You are actually starting at Parallel Street to Parallel Rd to old Hwy 9 to present-day Hwy 73 to Lancaster. Check out the Pony Express Station Marker in Lancaster. Be on the look out for Monrovia, a ghost town (1857-1955); there are only a few houses left. It was on the Overland Stage route.
Go on to Effingham. If you want to make a postmaster happy, stop in and see Elaine Montgomery and buy some stamps. Elaine said she would be waiting to welcome you. To check if they are open Saturday afternoon call 913-833-5825. Check out the the green-roofed water tower. The Atchison County fair is held in Effingham. (I need the date of the fair.)
You are off to Muscotah. If you have time find the gargoyles on the front step of the high school. It looks like someone is living there. Check out the calaboose. When doing the research for this run, we found a lot of old jails. We must have had some rowdy ancesters! I would be interested in a count of how many you find. Also be on the look out for all the old gas stations. If you are into sports check out Joe Tinker’s stone. He was the shortstop of the Chicago Cubs in 1912. Check out that water tower. And how about those WPA outhouses?
Your next town will be Whiting. If you are getting hungry stop in and see Rosa at the Whiting Cafe or buy some of her homemade candy. The old school is the community center. They have an old corner gas station. Did you see the train engines? They’re hard to find and not where you’d expect to see them, but if you find them I’d like to hear about it.
Get your camera ready because you are off to Netawaka. The Central Branch Railroad divides the town. You might want to get a picture of your car on Whiteway Street. They have a nice city park; again, check out those water towers. You have been through two counties so far.
Wetmore is your next town. They have an old calaboose across from the city park. Be on the look out for one or two of those corner gas stations. For those who celebrate how long the Pony Express has been out of business you might like to pay respects to Don Clarence Rising, who is buried on the south end of the cemetery about eight stones north on the first row on the east side. Rising was a Pony Express rider.
In Goff check out the old drinking fountain on the main drag. There are more corner gas stations here. Alvin Gleason will have stories to tell when we meet him in Frankfort, but this is where the original Whiteway Chevrolet Garage was. I hope he tells the story about showday.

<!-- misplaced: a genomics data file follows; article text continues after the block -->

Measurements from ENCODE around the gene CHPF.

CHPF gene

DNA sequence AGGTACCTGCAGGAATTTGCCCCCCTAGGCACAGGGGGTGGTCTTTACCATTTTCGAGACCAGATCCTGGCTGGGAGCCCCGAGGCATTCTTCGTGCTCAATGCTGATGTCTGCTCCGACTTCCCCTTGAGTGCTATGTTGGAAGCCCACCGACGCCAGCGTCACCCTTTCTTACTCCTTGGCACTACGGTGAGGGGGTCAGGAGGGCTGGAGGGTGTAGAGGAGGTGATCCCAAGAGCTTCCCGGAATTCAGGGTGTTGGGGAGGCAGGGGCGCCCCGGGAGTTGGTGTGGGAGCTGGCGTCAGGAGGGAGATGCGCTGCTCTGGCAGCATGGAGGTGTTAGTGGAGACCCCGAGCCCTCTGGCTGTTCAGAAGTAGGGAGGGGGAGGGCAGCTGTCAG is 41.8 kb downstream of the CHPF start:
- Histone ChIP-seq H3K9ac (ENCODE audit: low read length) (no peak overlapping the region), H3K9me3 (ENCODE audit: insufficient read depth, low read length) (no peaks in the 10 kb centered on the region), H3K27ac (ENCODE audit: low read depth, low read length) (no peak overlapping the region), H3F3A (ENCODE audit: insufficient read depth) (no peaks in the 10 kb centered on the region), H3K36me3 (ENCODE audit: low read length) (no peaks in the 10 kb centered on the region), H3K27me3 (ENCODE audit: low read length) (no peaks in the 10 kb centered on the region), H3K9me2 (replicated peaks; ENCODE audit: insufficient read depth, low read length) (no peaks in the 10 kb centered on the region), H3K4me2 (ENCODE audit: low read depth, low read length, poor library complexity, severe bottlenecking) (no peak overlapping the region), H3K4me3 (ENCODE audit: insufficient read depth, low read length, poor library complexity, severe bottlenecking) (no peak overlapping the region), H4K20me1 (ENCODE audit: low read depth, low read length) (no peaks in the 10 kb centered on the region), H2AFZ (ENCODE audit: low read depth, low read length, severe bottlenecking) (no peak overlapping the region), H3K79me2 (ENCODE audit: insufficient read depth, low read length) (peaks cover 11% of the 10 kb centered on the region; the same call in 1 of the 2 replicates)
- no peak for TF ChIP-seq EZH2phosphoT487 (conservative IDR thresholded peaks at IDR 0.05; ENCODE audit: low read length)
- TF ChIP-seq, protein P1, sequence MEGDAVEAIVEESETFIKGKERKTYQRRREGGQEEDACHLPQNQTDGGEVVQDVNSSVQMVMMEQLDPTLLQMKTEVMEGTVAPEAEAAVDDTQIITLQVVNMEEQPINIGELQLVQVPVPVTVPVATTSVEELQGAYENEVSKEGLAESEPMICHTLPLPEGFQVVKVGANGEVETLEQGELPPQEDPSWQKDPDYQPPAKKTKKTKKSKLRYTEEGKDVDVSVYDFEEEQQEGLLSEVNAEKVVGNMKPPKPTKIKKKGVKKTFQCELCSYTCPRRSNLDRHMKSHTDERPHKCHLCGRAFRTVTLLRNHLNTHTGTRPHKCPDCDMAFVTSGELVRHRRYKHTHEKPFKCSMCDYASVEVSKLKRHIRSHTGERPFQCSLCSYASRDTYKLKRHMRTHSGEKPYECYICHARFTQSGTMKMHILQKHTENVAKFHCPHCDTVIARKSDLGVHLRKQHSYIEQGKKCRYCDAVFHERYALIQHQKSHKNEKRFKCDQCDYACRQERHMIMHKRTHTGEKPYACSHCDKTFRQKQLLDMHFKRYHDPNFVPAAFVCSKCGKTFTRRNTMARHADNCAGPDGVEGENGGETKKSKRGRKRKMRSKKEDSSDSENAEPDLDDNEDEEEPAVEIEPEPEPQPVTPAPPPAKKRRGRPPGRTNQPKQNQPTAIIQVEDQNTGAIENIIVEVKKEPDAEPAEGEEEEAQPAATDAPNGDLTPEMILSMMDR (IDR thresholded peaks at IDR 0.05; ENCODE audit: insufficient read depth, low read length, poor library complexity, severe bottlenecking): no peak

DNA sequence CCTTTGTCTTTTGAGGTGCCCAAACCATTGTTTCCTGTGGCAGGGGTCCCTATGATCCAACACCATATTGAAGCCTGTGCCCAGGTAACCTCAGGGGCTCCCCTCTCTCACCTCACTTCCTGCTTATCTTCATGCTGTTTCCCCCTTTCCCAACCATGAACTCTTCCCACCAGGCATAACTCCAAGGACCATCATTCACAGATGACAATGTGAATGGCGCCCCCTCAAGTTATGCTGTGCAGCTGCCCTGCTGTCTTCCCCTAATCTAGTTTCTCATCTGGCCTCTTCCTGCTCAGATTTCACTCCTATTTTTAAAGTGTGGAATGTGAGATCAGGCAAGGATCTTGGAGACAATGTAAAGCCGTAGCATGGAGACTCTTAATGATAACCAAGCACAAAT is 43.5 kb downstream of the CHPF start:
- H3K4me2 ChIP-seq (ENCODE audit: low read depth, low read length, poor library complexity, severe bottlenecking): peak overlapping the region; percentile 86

In Corning they have a place I want to call the Corning Mall. They have everything! If they don’t have it, you don’t need it. You can get out and stretch your legs at the city museum, open from 10-4. Check out the watertower and that corner gas station.
Centralia is next and they just restored their fire truck and it might join you on your way to Frankfort. Oh, did I mention to be on the lookout for other cars to join. In Goff there will be some participants honoring the Whiteway Chevrolet.
Take the road into Vermillion. There’s a treat waiting in town. The town is quiet now but they have murals and have put some personality into the old buildings. The city hall and library are in the old hotel. Vermillion has several points of interest: The Historic Depot, the first depot in Marshall County; the Curtis House, which is on the National Register of Historic Places; the Vermillion City – Library building; murals painted on several buildings in the downtown area; and the Vermillion City Park, which lies on the original route of Highway 9.
The old Hwy 9 still runs between Vermillion Frankfort but don’t even consider taking it when the road is wet. If necessary, go one mile north to the present-day Hwy 9, which is paved. If you take the dirt road, there is an old bridge that will give you a thrill and an old cemetery that needs a story to be told about it. Take it at your own risk–of course this whole adventure is at your own risk. Check out the water tower. They have the Tim Lee Cafe, open from 5 a.m. – 1 p.m.
Vliets is the last stop before Frankfort. There is a beauty shop there. Get your party flags going!
Frankfort has planned for you to come and celebrate. If you come early or arrive late they want to celebrate. There will be a meeting (that’s what they called it in 1914) at 2 p.m. at the city park. The mayor wants to welcome you and of course Mr. Whiteway himself, Alvin Gleason, has a few words to say. There will be time for those who want to add a few words. If your group wants to participate feel free to e-mail me. Doing some research we have come across some descendants; we would love to hear their stories.
I would like to thank all the people who put their heart into this Great White Way. This is just one more thing that we have to be proud of. We have come by this wonderful place and the stories need to be kept alive. Be on the look-out for white flags. They will be at places in various communities that know of the run and want to welcome you.